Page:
Africa-focused uranium miner UraMin said it would carry out a strategic review of its assets because of recent consolidation in the sector, sending its shares up 9% on Monday.
"It looks like they're putting themselves up for sale ... this statement is a big flag to anyone else in the sector to say come and have a look at us," said one dealer.
"It's a hot sector at the moment with oil and gas having calmed down, uranium is the buzz word right now," he added.
Last week, Canadian miner Uranium One said it would acquire smaller Canadian miner UrAsia Energy to form a global group with a market size of $5 billion.
With an increase in nuclear reactors using uranium as fuel, prices for spot uranium have more than doubled over the last year to $75 per pound, up from around $7 in 2000.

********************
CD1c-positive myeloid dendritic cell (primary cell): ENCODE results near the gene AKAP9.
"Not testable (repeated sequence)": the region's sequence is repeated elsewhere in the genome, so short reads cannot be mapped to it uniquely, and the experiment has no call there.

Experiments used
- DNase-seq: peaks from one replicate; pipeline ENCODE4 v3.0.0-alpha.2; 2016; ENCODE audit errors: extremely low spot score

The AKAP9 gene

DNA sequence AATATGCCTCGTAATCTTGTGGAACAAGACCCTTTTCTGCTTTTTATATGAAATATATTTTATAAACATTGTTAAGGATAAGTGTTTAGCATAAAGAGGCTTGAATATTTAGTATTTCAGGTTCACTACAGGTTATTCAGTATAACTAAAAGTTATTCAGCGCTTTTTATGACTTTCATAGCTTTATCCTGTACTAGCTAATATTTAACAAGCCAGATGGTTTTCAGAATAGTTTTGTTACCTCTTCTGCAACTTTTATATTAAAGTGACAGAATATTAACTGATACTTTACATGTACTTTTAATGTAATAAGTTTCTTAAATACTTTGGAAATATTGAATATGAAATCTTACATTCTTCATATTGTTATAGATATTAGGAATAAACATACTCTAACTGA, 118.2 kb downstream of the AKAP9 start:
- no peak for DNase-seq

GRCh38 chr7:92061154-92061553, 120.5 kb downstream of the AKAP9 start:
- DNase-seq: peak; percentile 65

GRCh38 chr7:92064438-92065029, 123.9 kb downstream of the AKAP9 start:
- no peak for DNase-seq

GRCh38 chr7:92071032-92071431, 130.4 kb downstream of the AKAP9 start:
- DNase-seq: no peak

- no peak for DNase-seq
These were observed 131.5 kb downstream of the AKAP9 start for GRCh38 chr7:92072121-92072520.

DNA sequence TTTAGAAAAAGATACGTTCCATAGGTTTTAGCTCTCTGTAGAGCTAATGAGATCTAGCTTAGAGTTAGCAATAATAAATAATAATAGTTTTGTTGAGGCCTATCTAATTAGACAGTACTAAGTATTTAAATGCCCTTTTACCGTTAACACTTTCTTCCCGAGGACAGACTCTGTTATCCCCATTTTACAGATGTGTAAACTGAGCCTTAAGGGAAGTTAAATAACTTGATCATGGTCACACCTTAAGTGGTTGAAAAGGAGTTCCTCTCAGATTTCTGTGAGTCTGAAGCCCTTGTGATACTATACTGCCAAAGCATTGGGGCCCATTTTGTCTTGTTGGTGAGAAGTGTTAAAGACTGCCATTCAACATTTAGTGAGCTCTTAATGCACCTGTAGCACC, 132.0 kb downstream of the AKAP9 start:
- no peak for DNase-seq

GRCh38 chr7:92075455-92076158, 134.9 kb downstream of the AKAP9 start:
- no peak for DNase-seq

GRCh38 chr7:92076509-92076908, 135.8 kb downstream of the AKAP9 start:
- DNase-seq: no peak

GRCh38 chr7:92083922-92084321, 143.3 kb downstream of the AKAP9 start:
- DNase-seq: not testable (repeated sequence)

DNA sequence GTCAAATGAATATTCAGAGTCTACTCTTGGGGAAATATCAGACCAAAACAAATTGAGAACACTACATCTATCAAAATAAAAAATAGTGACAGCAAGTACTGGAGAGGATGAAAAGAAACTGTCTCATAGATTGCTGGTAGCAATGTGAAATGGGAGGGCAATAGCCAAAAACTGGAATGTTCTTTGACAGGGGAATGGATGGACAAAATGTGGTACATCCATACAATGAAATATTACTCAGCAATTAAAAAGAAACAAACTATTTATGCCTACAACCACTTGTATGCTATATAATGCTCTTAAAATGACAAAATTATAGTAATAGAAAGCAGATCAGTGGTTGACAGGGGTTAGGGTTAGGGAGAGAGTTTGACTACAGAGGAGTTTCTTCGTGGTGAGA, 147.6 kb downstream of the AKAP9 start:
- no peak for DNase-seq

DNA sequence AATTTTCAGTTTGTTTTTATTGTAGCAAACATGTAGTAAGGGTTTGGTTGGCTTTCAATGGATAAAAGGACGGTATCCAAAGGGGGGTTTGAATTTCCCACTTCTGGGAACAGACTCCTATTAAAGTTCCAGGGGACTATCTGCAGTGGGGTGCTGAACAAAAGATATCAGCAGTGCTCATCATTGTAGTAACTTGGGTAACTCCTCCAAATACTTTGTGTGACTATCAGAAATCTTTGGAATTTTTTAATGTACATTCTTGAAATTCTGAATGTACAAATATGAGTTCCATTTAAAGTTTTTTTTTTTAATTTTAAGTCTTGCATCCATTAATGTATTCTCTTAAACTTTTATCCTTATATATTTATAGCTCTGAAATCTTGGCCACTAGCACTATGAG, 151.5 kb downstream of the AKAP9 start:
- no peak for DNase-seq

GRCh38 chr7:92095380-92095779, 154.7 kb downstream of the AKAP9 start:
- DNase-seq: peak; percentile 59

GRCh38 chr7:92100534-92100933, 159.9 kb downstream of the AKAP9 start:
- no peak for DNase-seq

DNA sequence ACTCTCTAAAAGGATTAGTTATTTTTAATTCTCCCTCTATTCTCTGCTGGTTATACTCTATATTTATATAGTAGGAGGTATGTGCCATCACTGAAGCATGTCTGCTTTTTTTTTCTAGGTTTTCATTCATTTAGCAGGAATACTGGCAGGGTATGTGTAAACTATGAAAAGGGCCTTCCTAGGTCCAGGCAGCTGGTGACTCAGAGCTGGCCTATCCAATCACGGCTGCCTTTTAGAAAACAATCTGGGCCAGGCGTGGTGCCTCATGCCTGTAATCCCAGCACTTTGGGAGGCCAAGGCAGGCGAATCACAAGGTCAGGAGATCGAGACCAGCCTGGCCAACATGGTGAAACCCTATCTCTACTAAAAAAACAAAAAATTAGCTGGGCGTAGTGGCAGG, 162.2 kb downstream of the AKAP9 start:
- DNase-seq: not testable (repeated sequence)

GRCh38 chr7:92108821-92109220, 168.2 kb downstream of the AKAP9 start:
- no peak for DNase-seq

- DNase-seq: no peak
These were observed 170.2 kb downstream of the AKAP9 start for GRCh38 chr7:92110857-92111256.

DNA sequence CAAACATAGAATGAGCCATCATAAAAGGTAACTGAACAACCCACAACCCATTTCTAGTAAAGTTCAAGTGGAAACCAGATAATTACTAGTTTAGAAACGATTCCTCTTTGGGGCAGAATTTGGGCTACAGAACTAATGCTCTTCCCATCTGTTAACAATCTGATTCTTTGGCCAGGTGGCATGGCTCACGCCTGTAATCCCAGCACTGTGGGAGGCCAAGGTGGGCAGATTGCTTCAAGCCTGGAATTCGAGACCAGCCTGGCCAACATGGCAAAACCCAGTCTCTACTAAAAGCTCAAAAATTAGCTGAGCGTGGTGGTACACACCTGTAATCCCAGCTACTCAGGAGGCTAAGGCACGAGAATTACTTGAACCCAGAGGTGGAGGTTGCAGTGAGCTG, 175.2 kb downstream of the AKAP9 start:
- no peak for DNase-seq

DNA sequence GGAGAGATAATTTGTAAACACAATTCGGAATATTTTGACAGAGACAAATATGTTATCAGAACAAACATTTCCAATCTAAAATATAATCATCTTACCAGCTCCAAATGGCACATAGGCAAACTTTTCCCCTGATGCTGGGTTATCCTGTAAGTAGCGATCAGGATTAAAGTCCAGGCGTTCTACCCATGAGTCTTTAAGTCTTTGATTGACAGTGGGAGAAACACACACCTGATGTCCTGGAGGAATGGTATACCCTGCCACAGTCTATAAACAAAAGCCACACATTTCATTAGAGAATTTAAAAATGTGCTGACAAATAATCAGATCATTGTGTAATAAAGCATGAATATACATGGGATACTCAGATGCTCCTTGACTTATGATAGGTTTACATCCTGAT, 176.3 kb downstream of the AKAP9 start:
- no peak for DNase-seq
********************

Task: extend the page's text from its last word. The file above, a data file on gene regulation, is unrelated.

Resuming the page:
UraMin said it had retained BMO Capital Markets to evaluate its mineral assets as part of the strategic review and to advise it as it moves from development to commercial production.
"UraMin is aggressively moving forward on all three of its large near-term production projects," Chief Executive Ian Stalker said in a statement.
The shares gained 9.2% to hit a high of 262p in London, valuing the company at around 562.8 million pounds ($1.1 billion).
This tracked gains of 12% in Canada on Friday under its listing on the Toronto Stock Exchange.
UraMin's main asset is its 100% owned Trekkopje project in Namibia on which a feasibility study is expected by the end of this year.
The company is expected to publish an interim study, looking at the cost of the project, before the end of the month, according to an analyst who covers the stock.
Trial production of 500,000 lbs a year is expected to start at the end of this year and full production of 3 million lbs by the end of 2008, the analyst said.